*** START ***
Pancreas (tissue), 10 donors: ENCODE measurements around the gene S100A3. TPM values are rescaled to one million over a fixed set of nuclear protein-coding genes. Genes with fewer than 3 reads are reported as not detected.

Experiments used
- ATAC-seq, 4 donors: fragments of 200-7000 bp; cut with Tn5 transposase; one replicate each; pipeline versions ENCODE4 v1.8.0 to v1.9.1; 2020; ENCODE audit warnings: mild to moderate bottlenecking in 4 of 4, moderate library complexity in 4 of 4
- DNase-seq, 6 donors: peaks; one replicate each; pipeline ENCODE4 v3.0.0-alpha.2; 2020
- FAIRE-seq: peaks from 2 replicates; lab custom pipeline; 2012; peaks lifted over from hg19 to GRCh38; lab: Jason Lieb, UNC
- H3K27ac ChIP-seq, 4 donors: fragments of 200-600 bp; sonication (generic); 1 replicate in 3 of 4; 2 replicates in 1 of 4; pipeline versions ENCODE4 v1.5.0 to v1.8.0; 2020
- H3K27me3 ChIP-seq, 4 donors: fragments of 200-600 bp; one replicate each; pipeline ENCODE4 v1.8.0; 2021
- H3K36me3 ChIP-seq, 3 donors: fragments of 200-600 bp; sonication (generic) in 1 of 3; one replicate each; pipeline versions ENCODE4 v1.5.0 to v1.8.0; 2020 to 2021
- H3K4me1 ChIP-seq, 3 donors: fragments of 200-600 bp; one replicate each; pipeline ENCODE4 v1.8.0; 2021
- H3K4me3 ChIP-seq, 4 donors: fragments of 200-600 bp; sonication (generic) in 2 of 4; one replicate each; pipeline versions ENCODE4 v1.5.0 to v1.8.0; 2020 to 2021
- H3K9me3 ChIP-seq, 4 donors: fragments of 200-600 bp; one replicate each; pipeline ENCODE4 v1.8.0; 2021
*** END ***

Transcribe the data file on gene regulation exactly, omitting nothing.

Pancreas (tissue), 10 donors: ENCODE measurements around the gene S100A3. TPM values are rescaled to one million over a fixed set of nuclear protein-coding genes. Genes with fewer than 3 reads are reported as not detected.

Experiments used
- ATAC-seq, 4 donors: fragments of 200-7000 bp; cut with Tn5 transposase; one replicate each; pipeline versions ENCODE4 v1.8.0 to v1.9.1; 2020; ENCODE audit warnings: mild to moderate bottlenecking in 4 of 4, moderate library complexity in 4 of 4
- DNase-seq, 6 donors: peaks; one replicate each; pipeline ENCODE4 v3.0.0-alpha.2; 2020
- FAIRE-seq: peaks from 2 replicates; lab custom pipeline; 2012; peaks lifted over from hg19 to GRCh38; lab: Jason Lieb, UNC
- H3K27ac ChIP-seq, 4 donors: fragments of 200-600 bp; sonication (generic); 1 replicate in 3 of 4; 2 replicates in 1 of 4; pipeline versions ENCODE4 v1.5.0 to v1.8.0; 2020
- H3K27me3 ChIP-seq, 4 donors: fragments of 200-600 bp; one replicate each; pipeline ENCODE4 v1.8.0; 2021
- H3K36me3 ChIP-seq, 3 donors: fragments of 200-600 bp; sonication (generic) in 1 of 3; one replicate each; pipeline versions ENCODE4 v1.5.0 to v1.8.0; 2020 to 2021
- H3K4me1 ChIP-seq, 3 donors: fragments of 200-600 bp; one replicate each; pipeline ENCODE4 v1.8.0; 2021
- H3K4me3 ChIP-seq, 4 donors: fragments of 200-600 bp; sonication (generic) in 2 of 4; one replicate each; pipeline versions ENCODE4 v1.5.0 to v1.8.0; 2020 to 2021
- H3K9me3 ChIP-seq, 4 donors: fragments of 200-600 bp; one replicate each; pipeline ENCODE4 v1.8.0; 2021